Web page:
Metacritic (9/10), Rotten Tomatoes (****+), Letterboxd (4.5/5), Imdb.com (9/10)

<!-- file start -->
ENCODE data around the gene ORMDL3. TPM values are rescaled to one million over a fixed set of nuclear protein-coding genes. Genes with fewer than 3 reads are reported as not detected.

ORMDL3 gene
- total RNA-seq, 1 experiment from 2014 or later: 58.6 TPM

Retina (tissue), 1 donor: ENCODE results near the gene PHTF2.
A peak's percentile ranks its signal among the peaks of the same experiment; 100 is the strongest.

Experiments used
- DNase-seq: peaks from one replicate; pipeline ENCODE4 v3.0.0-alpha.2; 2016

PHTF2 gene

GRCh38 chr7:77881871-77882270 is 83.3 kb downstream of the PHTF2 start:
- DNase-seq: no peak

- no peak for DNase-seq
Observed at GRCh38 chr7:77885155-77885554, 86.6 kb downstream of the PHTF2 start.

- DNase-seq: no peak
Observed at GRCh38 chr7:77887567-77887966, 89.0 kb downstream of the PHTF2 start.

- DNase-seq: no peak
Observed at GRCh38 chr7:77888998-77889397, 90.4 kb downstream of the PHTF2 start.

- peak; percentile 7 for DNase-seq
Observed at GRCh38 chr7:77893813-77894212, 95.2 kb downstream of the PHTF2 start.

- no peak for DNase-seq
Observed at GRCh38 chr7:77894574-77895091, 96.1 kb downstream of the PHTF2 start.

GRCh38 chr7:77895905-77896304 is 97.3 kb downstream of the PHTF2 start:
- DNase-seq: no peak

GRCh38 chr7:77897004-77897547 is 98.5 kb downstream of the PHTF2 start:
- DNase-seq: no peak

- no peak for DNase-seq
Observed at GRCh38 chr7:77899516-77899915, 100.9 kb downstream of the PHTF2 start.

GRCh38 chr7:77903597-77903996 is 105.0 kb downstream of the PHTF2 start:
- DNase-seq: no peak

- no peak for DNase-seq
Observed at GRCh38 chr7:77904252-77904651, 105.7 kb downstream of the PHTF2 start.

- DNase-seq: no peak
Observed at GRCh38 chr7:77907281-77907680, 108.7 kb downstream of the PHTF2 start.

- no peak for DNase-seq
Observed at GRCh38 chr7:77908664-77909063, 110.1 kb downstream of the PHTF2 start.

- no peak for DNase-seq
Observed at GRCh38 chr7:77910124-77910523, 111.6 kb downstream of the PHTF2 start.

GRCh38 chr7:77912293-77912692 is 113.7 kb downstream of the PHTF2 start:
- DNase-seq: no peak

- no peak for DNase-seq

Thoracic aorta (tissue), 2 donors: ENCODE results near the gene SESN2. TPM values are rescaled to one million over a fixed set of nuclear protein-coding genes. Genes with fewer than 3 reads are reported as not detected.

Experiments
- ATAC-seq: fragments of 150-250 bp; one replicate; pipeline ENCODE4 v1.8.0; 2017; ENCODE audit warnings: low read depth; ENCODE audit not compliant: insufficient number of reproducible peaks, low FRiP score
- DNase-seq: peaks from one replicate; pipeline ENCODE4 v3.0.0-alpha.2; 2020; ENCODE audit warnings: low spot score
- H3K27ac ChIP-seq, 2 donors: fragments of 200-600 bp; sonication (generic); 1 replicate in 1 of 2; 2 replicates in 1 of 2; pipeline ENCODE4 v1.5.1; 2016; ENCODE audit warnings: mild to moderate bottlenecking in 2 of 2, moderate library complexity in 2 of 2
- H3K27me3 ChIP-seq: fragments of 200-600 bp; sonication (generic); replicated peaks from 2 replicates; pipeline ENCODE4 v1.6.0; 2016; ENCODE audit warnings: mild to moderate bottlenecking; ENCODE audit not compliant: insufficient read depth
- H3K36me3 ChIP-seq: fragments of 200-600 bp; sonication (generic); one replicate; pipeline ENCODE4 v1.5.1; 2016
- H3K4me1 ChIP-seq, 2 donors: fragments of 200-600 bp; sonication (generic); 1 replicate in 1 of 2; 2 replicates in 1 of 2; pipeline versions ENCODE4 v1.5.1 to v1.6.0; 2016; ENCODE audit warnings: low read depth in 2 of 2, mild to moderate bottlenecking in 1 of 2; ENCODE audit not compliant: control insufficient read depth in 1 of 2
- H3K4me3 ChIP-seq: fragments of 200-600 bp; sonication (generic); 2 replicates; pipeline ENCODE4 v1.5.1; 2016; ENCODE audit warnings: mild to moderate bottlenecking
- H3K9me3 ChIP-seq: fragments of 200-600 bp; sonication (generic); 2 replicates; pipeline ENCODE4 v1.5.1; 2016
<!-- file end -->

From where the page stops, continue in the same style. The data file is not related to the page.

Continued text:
Who knows why relationships work or fail? That’s especially true when it comes to gay male partnerships, which often come and go like the wind and whose permanence or fleeting nature frequently rests on the unlikeliest of considerations. But sometimes they somehow manage to survive, despite their conundrums, quirkiness and seemingly deceptive dysfunctionality. Such is the case in director Nicholas Stoller’s brilliant new romantic comedy about a pair of apparently mismatched partners who wade their way through the murky, uncharted waters of same-sex romance, a sort of gay male version of “Annie Hall” (1977). In some ways, this picture employs an adapted version of a rather tried-and-true formula of boy-gets-boy/boy-loses-boy/boy-gets-boy-back-after-a-series-of-extracurricular-flings, an approach that has earned the film its share of criticism. However, given the ways in which that basic narrative is dressed up with snappy, often-hilarious writing, ample situational and sight gags, and just the right amount of heart-tugging, inspirational drama (without becoming schmaltzy or overly preachy), the picture generally succeeds across the board. Virtually all of the humor is positively spot-on, and it’s served up in an easily relatable way such that one need not be a card-carrying member of the LGBTQ+ community to grasp the jokes. The film also features an array of appearances by gay and gay-friendly icons like Harvey Fierstein, Debra Messing and Kristin Chenoweth, a variety of cameo appearances by big name Hollywood stars, and a host of gay, lesbian, bisexual and transgender performers. It’s also worth noting that the film’s principal producer/distributor, Universal Pictures, deserves a hearty round of applause for taking a chance on material like this. Indeed, the backing of a romantic comedy involving alternative lifestyles by a mainstream studio is truly groundbreaking in the movie industry, and, considering the critical success that this release has already garnered, this savvy move by a major player opens the door to greenlighting future projects of a similar nature, a rich vein of material that’s just waiting to be mined and finally has a shot of making it to the big screen. Sensitive viewers should be aware that there is some explicit sexual content in this release, but, considering the comic nature of much of it, it’s hard to envision not evoking laughs from even the most conservative audience members. Given how well this offering succeeds on so many fronts, it would be a shame if it were to be overlooked come awards season, especially when it comes to its writing. It’s refreshing to see a film that finally knocks it out of the park this year – and this truly is the one to have done it.